• Promoted EV awareness. Together with state agencies, automakers, technology companies, foundations and other California energy companies, PG&E supported the development of Veloz, a non-profit, public-private partnership focused on public outreach to inspire consumers to go electric.
  • Simulated future-looking vehicle-to-home technologies. While cars today can only charge from the energy grid, automakers are researching the potential to use EV batteries to supply energy back to buildings or the grid. PG&E demonstrated the ability to use these technologies for home back-up power in the case of an unexpected outage.
  • Provided CNG to PG&E’s fleet and our customers. Our continuing work to support our customers with natural gas vehicles includes maintaining a network of CNG vehicle refueling facilities that are open to customers. PG&E also uses its expertise to help commercial customers take advantage of this relatively low-emitting, domestic alternative fuel in their own fleets.

Measuring Progress

The number of EVs in PG&E’s service area reached 150,000 in 2017. PG&E is aiming to support more than 2 million clean-fueled vehicles by 2030.

Plug-In Electric Vehicles in PG&E’s Service Area Footnote 1
  Approximate Number of EVs
2012 11,565
2013 30,348
2014 57,772
2015 78,490
2016 111,232
2017 150,659
  • 1. Electric Power Research Institute, based on external registration data, 2017.1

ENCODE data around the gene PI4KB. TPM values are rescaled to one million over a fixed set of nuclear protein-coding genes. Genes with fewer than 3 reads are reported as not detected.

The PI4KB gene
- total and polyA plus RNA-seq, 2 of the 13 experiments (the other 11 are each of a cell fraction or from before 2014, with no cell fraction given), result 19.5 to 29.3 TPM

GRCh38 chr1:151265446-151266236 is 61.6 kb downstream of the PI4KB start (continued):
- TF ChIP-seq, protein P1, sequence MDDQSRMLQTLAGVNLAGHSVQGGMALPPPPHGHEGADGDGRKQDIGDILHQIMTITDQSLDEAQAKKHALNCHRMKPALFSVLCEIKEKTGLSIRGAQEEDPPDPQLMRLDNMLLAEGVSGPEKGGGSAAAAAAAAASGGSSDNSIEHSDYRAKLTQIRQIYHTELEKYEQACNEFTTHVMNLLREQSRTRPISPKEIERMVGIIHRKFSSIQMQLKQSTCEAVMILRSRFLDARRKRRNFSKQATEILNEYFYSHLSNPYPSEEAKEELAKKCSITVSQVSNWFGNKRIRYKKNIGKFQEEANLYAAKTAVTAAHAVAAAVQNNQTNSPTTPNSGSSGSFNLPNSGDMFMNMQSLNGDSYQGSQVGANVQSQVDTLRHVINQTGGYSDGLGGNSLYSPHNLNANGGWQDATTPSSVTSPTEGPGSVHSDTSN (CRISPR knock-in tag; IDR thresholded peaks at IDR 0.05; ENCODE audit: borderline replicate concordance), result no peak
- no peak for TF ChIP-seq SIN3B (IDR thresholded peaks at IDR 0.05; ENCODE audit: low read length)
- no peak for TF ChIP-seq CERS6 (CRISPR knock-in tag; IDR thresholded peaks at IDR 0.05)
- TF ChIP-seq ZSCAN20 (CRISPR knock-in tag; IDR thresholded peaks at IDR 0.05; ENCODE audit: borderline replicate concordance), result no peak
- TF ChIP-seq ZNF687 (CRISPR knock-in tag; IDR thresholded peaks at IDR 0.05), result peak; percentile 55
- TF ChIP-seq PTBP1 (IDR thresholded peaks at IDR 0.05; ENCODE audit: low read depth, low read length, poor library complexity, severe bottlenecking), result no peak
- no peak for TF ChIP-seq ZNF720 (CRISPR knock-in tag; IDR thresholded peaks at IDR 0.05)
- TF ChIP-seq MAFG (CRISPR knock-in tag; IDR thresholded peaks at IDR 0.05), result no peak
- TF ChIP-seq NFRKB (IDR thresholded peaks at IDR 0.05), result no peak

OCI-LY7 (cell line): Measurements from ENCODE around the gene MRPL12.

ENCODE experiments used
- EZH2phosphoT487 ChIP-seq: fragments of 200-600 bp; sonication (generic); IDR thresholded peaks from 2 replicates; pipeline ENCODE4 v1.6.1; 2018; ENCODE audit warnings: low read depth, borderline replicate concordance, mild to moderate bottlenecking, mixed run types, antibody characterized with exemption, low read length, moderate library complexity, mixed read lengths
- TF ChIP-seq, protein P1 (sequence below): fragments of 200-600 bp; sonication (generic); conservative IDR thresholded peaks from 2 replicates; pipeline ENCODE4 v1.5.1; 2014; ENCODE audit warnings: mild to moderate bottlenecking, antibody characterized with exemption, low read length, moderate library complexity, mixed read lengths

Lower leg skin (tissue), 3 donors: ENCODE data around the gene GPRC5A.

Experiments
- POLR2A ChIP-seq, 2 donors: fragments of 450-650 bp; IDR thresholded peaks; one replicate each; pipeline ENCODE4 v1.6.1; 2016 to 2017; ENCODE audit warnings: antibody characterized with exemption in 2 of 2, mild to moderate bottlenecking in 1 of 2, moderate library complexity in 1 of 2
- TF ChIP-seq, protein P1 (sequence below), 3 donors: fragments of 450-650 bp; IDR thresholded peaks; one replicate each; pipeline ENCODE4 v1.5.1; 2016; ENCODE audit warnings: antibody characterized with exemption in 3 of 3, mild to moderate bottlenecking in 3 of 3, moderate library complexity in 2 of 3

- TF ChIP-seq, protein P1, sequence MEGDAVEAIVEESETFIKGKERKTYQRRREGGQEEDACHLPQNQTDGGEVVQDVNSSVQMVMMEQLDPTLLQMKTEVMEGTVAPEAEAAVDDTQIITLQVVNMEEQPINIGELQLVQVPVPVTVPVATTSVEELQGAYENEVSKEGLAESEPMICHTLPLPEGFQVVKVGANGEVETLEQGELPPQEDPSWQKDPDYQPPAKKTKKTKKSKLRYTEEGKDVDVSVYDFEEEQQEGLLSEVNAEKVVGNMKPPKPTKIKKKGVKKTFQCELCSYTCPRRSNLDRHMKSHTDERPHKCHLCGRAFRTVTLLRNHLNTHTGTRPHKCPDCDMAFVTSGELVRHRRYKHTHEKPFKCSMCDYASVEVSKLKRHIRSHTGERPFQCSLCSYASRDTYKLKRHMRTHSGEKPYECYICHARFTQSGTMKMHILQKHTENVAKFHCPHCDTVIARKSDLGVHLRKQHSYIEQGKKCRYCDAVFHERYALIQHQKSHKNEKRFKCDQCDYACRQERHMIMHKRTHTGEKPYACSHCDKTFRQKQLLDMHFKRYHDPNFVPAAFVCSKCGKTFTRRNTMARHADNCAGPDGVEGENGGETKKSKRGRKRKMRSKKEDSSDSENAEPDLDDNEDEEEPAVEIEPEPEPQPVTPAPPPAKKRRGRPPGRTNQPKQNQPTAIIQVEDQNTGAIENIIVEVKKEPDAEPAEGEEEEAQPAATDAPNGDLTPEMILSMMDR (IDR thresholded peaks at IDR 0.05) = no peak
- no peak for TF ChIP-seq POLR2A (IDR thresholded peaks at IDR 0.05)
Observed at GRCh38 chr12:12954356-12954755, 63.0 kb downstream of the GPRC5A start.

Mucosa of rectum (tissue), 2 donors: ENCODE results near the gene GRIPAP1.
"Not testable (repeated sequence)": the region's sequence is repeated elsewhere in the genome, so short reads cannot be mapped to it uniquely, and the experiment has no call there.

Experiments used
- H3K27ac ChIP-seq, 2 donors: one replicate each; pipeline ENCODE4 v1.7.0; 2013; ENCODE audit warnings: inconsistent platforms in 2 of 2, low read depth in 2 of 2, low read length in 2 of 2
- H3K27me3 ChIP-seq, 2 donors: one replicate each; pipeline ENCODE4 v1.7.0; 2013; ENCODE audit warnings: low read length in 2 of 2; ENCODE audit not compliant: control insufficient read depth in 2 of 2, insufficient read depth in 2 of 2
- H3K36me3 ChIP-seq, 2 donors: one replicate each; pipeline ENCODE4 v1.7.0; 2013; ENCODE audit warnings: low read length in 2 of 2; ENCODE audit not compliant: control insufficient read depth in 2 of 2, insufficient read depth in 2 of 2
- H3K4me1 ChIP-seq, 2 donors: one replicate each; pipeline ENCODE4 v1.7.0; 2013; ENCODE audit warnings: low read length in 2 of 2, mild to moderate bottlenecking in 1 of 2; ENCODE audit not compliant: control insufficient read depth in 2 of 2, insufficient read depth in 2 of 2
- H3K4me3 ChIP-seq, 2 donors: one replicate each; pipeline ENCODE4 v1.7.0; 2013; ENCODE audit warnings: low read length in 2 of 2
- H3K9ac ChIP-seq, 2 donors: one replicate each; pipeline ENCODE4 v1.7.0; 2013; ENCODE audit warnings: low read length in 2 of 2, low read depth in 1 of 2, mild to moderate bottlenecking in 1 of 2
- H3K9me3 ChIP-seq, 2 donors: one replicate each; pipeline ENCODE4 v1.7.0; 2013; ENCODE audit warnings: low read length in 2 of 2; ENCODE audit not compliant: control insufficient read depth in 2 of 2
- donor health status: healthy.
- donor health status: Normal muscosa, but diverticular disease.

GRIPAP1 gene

PG&E maintains a network of 24 CNG vehicle refueling facilities that are open to customers—refueling approximately 3,000 vehicles and fleets with about 1.9 million gallon equivalents each year.

PG&E-Supplied Natural Gas Consumed by the Transportation Sector Footnote 1
  Bcf of natural gas consumption
2012 2.50
2013 2.80
2014 3.09
2015 3.27
2016 3.55
2017 3.66
  • 1. Based on PG&E billing data.1

Looking Ahead

PG&E continues to focus on supporting the transition to clean transportation by expanding fueling infrastructure for vehicles of all kinds.

In 2018, PG&E’s EV Charge Network program will continue to grow and scale installations. Targeting workplaces and multi-unit dwellings, the program will improve access to EV charging across PG&E’s service area. Interested customers can learn more about the program and apply at www.pge.com/evcharge.

PG&E will launch three customer fleet demonstration projects, working with school bus, transit bus and truck idle-reduction customers to test innovative energy storage and charging-management strategies to lower upfront and operational costs of EVs in truck and bus fleets. The results of these pilots should help PG&E in the rollout of the broader fleet infrastructure programs approved in 2018 by the CPUC. The new programs will increase fast charging options for consumers as well as electric charging infrastructure for non-light-duty fleet vehicles. PG&E will pay for and aid installation of the infrastructure from the electric grid to the charger.

Additionally, PG&E plans to begin work on two new innovative demonstration projects through PG&E’s Electric Program Investment Charge (EPIC) program, pending approval of EPIC 3 by the CPUC. In the first, PG&E will partner with a ridesharing network to evaluate how EV drivers who use the network charge their cars, and how to manage that load based on grid conditions. In the second demonstration, PG&E will leverage blockchain technology to account for renewable energy being conducted into EVs, helping verify the low carbon-intensity of the fuel used to power the car.

Looking ahead, PG&E will also continue to promote low-carbon fuel options for customers, including CNG, liquefied natural gas and hydrogen for heavy-duty truck and marine transportation.